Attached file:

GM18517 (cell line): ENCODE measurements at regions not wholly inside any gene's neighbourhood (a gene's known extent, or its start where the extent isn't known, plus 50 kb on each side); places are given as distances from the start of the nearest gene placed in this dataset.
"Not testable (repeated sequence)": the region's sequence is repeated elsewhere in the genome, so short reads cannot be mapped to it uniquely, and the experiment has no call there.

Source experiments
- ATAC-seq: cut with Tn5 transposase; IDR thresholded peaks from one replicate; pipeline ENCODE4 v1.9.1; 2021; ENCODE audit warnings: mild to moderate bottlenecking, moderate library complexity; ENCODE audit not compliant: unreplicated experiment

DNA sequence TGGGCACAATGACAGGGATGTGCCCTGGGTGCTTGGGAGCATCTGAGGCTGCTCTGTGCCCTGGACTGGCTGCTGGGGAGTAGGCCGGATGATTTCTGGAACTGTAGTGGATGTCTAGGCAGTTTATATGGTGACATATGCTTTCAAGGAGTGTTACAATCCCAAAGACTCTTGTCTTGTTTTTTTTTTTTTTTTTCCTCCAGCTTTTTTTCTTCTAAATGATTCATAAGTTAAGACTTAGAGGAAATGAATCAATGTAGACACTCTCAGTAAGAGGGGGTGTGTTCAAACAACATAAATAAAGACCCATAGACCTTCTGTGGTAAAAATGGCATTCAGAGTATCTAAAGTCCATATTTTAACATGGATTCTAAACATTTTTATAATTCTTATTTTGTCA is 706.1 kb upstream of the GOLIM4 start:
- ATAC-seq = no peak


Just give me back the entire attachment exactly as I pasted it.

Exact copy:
GM18517 (cell line): ENCODE measurements at regions not wholly inside any gene's neighbourhood (a gene's known extent, or its start where the extent isn't known, plus 50 kb on each side); places are given as distances from the start of the nearest gene placed in this dataset.
"Not testable (repeated sequence)": the region's sequence is repeated elsewhere in the genome, so short reads cannot be mapped to it uniquely, and the experiment has no call there.

Source experiments
- ATAC-seq: cut with Tn5 transposase; IDR thresholded peaks from one replicate; pipeline ENCODE4 v1.9.1; 2021; ENCODE audit warnings: mild to moderate bottlenecking, moderate library complexity; ENCODE audit not compliant: unreplicated experiment

DNA sequence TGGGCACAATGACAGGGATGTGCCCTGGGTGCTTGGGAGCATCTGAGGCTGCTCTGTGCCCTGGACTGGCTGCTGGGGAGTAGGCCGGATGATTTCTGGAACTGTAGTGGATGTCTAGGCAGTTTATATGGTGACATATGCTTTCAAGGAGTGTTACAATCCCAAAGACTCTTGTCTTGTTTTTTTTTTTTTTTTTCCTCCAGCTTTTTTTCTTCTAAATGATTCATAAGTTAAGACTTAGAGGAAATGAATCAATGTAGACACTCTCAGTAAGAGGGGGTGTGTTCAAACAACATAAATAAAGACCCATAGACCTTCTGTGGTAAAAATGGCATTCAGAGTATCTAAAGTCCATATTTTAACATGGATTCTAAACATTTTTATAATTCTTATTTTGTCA is 706.1 kb upstream of the GOLIM4 start:
- ATAC-seq = no peak